From a citizen science and advanced monitoring standpoint, some facilities are experimenting with citizen science air monitoring equipment so that they can gain an understanding of their own fenceline impacts before their neighbors do.  Citizen scientists and/or environmental groups can easily misinterpret data, submit comment, and slow an active permitting process down.


In summary, U.S. EPA’s Next Generation Compliance model promotes the five interconnected components of electronic reporting, advanced monitoring, regulation and permit design, innovative enforcement, and transparency.  Numerous existing Federal initiatives support the goals of the model and we’re also seeing the public, at an unprecedented level, participate in the review and collection of data.  Due to public databases like EJSCREEN, EnviroFacts, WebFIRE, ECHO, and CEDRI, as well as the availability of new, low-cost citizen science air monitoring equipment, it’s more important than ever to have a thorough understanding of what you submit, how it is measured, and how it is calculated.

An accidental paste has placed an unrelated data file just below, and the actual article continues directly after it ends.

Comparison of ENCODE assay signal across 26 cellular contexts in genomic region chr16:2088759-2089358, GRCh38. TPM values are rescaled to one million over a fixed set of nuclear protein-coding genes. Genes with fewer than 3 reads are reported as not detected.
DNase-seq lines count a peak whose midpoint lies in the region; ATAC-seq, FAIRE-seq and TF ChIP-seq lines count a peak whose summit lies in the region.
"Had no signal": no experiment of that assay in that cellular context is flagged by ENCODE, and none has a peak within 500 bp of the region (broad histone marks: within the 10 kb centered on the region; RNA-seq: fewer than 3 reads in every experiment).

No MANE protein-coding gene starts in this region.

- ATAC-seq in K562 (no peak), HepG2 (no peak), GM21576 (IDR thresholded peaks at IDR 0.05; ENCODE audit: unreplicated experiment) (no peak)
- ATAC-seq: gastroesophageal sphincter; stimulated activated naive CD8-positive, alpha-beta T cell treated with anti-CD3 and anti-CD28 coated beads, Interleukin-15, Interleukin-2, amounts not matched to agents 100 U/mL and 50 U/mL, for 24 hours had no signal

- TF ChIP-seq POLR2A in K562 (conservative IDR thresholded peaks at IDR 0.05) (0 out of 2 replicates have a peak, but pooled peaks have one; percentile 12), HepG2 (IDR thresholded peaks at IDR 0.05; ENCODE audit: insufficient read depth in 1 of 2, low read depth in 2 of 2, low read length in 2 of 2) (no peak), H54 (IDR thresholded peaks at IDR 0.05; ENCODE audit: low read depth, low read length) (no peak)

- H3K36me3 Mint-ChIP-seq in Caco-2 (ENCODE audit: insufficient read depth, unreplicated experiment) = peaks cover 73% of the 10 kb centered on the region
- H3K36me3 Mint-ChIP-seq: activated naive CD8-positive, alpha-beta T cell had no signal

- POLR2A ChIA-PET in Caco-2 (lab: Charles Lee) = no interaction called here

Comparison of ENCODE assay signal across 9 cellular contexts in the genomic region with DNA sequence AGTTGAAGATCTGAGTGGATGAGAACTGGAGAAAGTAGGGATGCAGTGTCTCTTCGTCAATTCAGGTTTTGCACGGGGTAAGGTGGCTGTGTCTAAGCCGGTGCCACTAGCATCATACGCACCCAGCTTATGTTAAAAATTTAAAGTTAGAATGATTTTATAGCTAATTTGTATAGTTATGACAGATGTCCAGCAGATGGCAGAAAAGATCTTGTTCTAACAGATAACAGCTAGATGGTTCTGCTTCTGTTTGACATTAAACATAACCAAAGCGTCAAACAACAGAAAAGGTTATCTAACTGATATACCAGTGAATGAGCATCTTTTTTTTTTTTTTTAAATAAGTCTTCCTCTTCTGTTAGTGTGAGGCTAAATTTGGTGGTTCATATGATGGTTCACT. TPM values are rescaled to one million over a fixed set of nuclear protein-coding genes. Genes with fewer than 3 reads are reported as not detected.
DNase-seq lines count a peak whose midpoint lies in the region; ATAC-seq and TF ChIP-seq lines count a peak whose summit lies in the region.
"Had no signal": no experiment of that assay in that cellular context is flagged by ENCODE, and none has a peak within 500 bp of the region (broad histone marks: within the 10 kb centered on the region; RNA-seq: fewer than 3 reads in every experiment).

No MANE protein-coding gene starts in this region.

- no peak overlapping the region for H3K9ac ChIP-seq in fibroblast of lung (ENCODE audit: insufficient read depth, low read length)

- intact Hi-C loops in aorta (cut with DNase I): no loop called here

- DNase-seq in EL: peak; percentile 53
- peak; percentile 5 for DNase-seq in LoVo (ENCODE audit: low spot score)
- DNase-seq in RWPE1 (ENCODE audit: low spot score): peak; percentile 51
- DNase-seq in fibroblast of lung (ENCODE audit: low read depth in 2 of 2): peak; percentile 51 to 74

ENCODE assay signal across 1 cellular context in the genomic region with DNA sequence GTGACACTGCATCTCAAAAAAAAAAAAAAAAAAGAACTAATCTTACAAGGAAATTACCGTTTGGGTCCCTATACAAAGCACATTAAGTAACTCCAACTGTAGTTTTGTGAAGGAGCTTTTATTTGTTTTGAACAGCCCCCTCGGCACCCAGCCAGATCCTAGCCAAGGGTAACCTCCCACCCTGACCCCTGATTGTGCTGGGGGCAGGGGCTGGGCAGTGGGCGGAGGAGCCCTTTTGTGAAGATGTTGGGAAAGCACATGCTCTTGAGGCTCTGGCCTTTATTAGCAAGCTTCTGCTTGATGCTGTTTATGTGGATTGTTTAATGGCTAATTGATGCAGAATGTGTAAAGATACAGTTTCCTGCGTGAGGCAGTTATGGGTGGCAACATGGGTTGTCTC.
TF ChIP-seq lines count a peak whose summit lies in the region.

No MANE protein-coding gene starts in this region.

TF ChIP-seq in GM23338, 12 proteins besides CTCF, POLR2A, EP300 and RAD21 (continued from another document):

Please contact ALL4 to discuss how U.S. EPA’s Next Generation Compliance strategy will impact your facility.  Thanks to U.S. EPA’s new focus on Next Generation Compliance and the ease at which the public will be able to obtain information regarding your facility, effective CMS management is more critical than ever.

1 Screenshots of sample EJSCREEN output developed at https://www.epa.gov/ejscreen